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Internet censorship in the People's Republic of China

Internet censorship in the People's Republic of China is conducted under a wide variety of laws and administrative regulations. In accordance with these laws, more than sixty Internet regulations have been made by the [People's Republic of China] (PRC) government, and censorship systems are vigorously implemented by provincial branches of state-owned [ISP] s, business companies, and organizations.

Most national laws of the People's Republic of China do not apply to the [Special Administrative Region] s of [Hong Kong] or [Macau] . There are no known cases of the PRC authorities censoring critical political or religious content in those areas.

The escalation of the government's effort to neutralize critical online opinion comes after a series of large anti-Japanese, anti-pollution and anti-corruption protests, many of which were organized or publicized using [instant messaging] services, chat rooms, and [text message] s. The size of the [Internet police] is estimated at more than 30,000. Critical comments appearing on [Internet forum] s, [blog] s, and major portals such as [Sohu] and [Sina] usually are erased within minutes.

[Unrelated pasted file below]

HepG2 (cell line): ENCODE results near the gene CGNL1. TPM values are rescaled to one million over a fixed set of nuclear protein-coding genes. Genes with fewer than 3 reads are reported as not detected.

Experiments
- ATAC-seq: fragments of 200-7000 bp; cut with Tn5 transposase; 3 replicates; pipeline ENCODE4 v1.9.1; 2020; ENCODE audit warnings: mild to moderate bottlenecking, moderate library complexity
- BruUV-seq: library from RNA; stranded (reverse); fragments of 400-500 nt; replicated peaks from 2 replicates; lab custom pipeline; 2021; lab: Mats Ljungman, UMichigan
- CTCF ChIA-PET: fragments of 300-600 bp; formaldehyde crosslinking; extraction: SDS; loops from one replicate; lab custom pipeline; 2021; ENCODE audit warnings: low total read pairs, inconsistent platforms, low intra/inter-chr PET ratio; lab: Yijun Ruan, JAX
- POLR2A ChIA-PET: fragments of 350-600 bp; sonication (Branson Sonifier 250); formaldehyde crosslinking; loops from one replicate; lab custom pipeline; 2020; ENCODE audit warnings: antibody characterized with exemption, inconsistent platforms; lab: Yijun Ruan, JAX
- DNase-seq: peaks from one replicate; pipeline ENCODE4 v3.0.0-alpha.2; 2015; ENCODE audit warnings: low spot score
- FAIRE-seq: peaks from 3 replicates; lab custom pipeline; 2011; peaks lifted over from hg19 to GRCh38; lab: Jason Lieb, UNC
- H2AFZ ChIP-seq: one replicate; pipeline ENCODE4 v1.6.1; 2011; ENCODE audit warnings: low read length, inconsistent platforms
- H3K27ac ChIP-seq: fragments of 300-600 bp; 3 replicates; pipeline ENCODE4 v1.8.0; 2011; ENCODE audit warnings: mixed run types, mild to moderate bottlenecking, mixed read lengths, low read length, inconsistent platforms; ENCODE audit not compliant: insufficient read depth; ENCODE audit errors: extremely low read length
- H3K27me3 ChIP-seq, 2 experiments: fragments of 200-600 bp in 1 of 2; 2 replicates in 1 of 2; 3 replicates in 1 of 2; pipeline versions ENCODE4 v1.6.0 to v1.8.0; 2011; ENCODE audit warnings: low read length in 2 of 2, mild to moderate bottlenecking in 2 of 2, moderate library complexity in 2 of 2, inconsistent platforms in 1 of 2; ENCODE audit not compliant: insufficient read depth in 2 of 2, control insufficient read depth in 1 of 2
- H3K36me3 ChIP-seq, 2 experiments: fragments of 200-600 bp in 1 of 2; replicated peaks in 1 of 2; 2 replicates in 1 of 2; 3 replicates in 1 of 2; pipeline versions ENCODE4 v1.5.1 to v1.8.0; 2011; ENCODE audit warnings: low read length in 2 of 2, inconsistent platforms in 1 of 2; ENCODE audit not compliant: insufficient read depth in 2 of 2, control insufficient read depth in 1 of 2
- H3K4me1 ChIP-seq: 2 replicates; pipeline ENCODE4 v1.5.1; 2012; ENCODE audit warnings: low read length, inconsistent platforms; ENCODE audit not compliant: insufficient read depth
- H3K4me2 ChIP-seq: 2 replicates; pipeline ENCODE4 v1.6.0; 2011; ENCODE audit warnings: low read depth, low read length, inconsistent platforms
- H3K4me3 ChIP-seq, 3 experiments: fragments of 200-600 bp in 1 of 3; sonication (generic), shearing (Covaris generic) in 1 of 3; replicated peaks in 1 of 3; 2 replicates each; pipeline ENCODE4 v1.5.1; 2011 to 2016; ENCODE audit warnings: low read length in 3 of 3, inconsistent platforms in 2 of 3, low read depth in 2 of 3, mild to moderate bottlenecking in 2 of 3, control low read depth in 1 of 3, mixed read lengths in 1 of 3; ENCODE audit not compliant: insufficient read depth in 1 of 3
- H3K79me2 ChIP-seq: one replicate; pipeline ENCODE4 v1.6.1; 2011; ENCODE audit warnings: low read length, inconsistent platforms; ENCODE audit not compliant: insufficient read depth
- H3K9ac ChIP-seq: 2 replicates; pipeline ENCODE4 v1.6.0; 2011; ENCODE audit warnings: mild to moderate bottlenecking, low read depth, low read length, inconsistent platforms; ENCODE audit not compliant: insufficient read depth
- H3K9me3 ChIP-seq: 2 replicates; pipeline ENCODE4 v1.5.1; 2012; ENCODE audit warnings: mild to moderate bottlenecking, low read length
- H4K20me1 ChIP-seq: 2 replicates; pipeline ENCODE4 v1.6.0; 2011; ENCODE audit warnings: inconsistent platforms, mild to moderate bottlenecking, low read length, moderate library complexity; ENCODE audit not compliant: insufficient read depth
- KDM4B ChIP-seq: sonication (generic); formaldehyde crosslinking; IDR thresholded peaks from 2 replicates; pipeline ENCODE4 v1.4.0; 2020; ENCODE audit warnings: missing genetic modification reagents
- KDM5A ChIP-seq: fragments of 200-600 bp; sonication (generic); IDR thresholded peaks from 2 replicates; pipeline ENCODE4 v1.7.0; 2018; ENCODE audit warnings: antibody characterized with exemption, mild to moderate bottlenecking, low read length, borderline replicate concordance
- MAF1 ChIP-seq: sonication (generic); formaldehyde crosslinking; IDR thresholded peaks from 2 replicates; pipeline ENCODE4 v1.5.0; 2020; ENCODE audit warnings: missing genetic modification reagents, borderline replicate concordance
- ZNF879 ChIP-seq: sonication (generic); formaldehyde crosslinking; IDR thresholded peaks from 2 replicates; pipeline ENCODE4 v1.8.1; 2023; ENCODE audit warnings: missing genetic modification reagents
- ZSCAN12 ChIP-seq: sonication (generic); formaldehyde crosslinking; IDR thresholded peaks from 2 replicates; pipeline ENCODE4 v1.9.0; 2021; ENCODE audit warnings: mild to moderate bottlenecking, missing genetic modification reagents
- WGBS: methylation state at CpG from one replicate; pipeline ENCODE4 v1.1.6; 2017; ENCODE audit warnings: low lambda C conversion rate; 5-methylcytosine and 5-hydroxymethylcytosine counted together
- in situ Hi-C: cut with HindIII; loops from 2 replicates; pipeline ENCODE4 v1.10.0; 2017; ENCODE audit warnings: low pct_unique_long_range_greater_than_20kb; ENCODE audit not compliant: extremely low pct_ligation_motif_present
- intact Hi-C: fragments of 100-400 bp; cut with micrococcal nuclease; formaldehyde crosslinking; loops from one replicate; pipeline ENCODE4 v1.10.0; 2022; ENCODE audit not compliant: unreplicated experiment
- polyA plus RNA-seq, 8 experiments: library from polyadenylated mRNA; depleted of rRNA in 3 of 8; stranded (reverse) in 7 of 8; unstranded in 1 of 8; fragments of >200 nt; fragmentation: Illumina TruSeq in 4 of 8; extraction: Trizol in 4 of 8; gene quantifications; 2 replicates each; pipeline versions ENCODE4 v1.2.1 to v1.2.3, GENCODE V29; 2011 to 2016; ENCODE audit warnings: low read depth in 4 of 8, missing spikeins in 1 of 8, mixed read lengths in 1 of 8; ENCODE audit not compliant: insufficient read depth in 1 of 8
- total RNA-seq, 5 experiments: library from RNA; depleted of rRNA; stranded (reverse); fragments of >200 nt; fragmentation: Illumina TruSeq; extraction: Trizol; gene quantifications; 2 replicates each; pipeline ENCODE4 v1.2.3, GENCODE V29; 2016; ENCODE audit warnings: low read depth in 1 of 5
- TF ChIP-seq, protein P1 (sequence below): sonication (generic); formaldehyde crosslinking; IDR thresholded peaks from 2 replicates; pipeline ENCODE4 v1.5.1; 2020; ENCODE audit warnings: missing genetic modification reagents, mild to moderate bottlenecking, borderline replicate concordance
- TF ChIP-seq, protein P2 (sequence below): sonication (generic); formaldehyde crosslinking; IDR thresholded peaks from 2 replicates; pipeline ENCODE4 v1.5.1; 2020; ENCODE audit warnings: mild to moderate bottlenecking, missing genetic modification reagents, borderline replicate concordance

The apparatus of the PRC's Internet repression is considered more extensive and more advanced than in any other country in the world. The regime not only blocks website content but also monitors the internet access of individuals. [Amnesty International] notes that China “has the largest recorded number of imprisoned journalists and cyber-dissidents in the world.” The offences of which they are accused include communicating with groups abroad, opposing the persecution of the [Falun Gong] , signing online petitions, and calling for reform and an end to corruption.


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